On the fifth Sunday of Pascha, we celebrate the feast of the Samaritan woman.
This feast has been placed during the week of Mid-Pentecost because Jesus, on this day, clearly bore witness to Himself as the Messiah, that is, the Christ or anointed One (for Messiah in Hebrew means anointed one), and also because He had worked the miracle at the Sheep’s Pool on the previous Sunday.
The Catechetical Sermon of St. John Chrysostom is read during Matins of Pascha.
If any man be devout and love God, let him enjoy this fair and radiant triumphal feast. If any man be a wise servant, let him rejoicing enter into the joy of his Lord. If any have labored long in fasting, let him now receive his recompense. If any have wrought from the first hour, let him today receive his just reward. If any have come at the third hour, let him with thankfulness keep the feast. If any have arrived at the sixth hour, let him have no misgivings; because he shall in nowise be deprived thereof. If any have delayed until the ninth hour, let him draw near, fearing nothing. If any have tarried even until the eleventh hour, let him, also, be not alarmed at his tardiness; for the Lord, who is jealous of his honor, will accept the last even as the first; He gives rest unto him who comes at the eleventh hour, even as unto him who has wrought from the first hour.
The Testament of the Forty Holy and Glorious Martyrs of Christ who died at Sebaste .
Meletius, Aetius, and Eutychius, prisoners of Christ, send greetings in Christ to the holy bishops and presbyters in every city and country, to the deacons and confessors and to all others who pertain to the Christian Church.
1. When by God’s grace and the common prayers of all we accomplish the contest set before us, and hasten to the prize of our heavenly calling, then this is the determination we wish made with regard to the collection of our remains by the friends of our father, the presbyter Proidus, and our brothers Crispinus and Gordius, with all their zealous community, and Cyril, Mark, and Sapricius son of Ammonius, so that our bones may be laid to rest in the town of Sarim below the city of Zelon. For, though we come from different localities, we have none the less decided that we should have one and the same place of rest. We endured the same contest: and therefore we have decided to have a common resting-place at the spot we have mentioned. This was a determination of the Holy Spirit, and it was pleasing to us as well.
I shall introduce my homily to your charity today with the Lord’s own words, the quintessence, in fact, of the Gospel preaching: “Repent: for the kingdom of heaven is at hand” (Matt. 4:17; cf. 3:2 and Mark 1:15). Not only is it at hand, but it is in us, for the Lord also says, “The kingdom of heaven is within you” (Luke 17:21). Nor is it merely within you, for before long it will come more openly to abolish every principality, power and might (cf Eph. 1:21), and to grant invincible strength, inexhaustible riches and unchanging, incorruptible and unending enjoyment, glory and might solely to those who live according to God’s will and have passed their time here in a way that pleases Him.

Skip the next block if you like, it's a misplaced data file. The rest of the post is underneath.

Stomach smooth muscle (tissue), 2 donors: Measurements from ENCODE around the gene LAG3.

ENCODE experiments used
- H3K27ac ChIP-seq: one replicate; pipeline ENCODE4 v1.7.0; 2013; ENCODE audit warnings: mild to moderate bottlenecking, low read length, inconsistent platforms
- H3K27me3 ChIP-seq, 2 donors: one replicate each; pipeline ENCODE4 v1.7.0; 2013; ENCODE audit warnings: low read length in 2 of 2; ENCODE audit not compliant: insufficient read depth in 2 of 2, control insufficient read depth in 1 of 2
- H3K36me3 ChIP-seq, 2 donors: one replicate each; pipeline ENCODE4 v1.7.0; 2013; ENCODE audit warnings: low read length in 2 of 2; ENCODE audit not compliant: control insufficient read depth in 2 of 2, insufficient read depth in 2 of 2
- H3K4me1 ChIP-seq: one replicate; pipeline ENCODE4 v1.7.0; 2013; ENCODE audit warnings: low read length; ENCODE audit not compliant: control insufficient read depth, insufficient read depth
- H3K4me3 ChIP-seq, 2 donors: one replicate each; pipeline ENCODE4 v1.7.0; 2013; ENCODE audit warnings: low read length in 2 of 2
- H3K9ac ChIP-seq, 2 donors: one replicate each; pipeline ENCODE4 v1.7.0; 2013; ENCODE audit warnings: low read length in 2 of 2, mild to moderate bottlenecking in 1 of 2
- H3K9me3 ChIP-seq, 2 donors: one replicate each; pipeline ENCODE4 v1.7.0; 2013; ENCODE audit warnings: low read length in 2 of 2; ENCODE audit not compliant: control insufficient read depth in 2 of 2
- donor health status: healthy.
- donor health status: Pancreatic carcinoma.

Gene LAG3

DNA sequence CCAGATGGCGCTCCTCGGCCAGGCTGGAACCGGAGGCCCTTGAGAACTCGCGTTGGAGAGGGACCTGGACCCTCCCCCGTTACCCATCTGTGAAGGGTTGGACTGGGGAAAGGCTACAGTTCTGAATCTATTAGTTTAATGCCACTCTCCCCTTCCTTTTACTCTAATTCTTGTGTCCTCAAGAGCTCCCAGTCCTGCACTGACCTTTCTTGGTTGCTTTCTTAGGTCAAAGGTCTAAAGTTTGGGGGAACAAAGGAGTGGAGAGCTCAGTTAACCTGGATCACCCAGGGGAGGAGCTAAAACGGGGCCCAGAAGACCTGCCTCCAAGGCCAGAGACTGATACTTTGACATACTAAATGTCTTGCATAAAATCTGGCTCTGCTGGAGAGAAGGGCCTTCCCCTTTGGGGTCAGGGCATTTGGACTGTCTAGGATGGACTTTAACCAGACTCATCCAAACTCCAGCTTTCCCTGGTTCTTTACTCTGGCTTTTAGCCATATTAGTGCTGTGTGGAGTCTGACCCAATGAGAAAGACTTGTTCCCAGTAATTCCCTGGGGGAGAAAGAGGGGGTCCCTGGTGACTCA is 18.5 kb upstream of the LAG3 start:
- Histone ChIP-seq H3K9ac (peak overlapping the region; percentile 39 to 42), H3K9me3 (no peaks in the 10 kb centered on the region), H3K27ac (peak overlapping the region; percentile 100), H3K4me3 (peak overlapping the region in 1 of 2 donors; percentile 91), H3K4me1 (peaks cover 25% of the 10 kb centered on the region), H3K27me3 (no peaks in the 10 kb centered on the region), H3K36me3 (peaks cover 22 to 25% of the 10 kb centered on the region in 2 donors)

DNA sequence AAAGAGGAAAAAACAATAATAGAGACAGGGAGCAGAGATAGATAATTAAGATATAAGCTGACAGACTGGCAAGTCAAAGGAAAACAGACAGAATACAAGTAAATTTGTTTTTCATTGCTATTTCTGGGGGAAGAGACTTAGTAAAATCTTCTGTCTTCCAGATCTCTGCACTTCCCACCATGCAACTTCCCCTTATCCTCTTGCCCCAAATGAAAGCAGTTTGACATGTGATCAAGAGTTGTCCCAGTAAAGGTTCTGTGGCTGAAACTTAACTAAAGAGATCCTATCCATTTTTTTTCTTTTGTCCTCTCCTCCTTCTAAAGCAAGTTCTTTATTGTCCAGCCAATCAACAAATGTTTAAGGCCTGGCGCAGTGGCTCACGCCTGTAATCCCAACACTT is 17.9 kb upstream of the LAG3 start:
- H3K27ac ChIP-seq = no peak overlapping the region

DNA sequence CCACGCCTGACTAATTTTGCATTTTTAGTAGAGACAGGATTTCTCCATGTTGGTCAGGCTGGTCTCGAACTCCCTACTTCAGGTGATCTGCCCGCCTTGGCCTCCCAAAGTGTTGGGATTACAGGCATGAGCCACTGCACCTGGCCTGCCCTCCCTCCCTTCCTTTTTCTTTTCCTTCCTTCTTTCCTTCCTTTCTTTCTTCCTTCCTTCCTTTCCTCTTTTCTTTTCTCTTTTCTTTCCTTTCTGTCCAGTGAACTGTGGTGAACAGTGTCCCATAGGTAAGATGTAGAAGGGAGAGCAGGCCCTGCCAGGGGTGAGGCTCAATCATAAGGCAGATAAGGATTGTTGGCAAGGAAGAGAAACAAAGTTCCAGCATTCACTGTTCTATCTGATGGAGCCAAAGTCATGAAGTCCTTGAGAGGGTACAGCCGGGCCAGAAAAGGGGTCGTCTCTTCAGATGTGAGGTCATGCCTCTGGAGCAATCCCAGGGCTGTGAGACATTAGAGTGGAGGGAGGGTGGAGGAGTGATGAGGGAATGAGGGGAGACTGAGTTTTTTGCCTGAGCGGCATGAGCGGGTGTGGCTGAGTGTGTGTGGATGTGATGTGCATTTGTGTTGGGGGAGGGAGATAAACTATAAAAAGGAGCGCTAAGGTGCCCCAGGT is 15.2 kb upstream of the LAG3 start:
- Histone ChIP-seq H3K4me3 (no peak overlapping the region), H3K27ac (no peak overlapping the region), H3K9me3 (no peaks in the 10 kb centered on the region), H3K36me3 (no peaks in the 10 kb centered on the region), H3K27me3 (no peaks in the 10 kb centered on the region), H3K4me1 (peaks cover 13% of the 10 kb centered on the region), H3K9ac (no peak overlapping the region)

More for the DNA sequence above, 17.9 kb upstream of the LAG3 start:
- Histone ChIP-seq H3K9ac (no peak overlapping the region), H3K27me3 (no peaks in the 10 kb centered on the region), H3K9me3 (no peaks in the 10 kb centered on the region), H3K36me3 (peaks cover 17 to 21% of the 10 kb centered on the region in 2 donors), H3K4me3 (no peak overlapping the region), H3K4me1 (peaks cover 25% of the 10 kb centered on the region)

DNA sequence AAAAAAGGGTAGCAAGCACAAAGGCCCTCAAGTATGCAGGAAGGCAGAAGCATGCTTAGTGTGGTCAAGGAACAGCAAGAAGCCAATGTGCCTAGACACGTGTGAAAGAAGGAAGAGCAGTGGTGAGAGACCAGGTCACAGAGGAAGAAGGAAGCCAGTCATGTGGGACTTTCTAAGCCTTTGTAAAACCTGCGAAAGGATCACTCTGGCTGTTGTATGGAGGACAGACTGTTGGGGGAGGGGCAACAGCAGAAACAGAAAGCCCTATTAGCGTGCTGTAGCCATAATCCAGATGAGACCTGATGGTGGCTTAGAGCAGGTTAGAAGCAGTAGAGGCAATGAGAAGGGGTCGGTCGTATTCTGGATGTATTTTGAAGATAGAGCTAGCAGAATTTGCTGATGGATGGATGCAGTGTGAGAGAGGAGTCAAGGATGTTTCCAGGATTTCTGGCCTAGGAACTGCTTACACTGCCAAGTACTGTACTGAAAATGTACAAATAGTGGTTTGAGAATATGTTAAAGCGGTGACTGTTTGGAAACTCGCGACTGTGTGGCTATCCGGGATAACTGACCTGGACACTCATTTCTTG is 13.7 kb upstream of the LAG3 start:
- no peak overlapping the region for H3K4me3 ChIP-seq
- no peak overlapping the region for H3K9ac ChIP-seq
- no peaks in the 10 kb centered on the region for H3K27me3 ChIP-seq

2. Since the kingdom of God is at hand and within us and will soon arrive, let us make ourselves worthy of it by works of repentance. Let us exercise force on ourselves, driving away evil prejudices and habits. For "the kingdom of heaven suffers violence, and the violent take it by force" (Matt. 11:12). We should emulate the patience, humility and faith of our God-bearing Fathers. “Whose faith follow”, it says, “considering the end of their manner of life” (Heb. 13:7). Let us mortify those parts of us which belong to the earth: fornication, impurity, evil passion and covetousness, especially during these holy days of the fast. This is why the grace of the Spirit taught us first about God’s terrible Judgment which is to come, then reminded us of Adam’s exile, and afterwards pointed out to us the faith that is surest of all. For fear of the Judgment and in grief at the exile, we should hold fast to the faith, humble ourselves and neither yield to self-indulgence, nor open the door to all the passions and make room for them by means of our unbelieving, insatiable stomachs. This would mean following the wide and easy way, destroying ourselves with pleasure. Since we love the strait and narrow way which leads to life, and fasting is its starting point and first furlong, let us vigorously make our way through these forty days of fasting.